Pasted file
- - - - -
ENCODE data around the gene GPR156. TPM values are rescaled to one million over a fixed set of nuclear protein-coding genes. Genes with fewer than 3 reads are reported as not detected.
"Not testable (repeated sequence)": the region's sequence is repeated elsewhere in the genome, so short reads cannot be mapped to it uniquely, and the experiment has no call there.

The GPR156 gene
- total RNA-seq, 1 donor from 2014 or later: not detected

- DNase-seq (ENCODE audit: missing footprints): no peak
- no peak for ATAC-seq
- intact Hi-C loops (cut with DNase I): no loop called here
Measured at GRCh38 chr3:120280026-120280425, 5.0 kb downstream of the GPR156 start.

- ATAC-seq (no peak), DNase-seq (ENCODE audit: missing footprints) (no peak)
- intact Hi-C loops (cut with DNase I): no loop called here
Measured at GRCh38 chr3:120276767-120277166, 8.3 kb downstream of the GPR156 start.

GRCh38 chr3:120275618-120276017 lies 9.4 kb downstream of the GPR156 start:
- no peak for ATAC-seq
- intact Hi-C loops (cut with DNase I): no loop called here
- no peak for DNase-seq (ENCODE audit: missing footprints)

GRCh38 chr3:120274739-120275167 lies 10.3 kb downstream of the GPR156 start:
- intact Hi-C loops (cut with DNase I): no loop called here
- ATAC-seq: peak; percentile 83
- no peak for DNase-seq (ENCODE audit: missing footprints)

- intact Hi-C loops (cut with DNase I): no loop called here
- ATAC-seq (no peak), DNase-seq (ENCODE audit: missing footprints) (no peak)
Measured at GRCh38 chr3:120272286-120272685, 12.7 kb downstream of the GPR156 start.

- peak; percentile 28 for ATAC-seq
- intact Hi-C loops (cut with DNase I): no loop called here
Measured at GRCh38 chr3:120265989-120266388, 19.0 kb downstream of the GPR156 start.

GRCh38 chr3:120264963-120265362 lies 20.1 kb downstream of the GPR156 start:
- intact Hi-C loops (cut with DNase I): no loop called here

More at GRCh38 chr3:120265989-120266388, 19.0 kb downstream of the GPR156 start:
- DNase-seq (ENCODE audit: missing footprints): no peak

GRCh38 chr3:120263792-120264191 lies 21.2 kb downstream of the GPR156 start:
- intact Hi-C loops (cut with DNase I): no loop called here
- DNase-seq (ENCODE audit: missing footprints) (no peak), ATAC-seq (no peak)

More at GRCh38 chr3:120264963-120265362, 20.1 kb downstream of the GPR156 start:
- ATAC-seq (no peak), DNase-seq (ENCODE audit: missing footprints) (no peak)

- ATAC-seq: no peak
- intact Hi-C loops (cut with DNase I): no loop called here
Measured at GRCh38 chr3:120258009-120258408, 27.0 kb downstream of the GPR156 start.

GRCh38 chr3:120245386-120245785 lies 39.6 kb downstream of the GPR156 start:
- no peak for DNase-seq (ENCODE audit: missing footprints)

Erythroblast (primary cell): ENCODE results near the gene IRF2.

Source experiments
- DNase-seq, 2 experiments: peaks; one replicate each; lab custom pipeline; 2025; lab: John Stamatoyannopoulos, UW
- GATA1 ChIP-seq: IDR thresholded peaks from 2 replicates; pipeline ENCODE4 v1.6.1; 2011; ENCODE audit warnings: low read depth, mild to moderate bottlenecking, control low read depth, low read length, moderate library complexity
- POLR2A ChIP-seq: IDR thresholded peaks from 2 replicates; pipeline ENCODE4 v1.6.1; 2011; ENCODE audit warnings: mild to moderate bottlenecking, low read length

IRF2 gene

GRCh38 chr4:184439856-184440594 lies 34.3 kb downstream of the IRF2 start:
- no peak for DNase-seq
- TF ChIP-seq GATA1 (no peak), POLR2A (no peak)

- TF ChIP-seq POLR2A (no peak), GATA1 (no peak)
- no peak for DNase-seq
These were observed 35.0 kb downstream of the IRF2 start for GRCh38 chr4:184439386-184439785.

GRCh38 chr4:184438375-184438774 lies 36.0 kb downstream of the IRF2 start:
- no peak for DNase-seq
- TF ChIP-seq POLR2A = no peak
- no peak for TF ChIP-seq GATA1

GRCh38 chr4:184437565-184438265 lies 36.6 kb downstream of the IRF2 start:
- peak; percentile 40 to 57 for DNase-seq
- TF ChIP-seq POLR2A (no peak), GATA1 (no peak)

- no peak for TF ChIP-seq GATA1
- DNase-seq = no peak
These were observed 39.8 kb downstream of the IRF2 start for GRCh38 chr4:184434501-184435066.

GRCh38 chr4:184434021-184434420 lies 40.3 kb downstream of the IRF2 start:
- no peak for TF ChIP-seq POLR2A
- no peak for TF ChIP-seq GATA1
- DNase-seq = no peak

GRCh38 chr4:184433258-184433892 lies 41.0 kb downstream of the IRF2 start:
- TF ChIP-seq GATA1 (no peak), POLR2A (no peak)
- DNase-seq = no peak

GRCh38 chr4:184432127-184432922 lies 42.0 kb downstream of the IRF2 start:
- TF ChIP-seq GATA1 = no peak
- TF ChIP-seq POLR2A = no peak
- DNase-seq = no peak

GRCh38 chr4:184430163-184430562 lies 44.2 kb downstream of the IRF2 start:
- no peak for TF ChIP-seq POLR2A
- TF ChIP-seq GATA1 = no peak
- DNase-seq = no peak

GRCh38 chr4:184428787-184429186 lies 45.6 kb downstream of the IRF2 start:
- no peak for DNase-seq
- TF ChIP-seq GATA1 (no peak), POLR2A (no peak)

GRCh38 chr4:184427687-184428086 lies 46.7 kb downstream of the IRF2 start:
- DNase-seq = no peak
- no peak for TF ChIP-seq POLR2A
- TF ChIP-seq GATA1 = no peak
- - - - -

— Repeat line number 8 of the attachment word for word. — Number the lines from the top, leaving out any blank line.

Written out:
Measured at GRCh38 chr3:120280026-120280425, 5.0 kb downstream of the GPR156 start.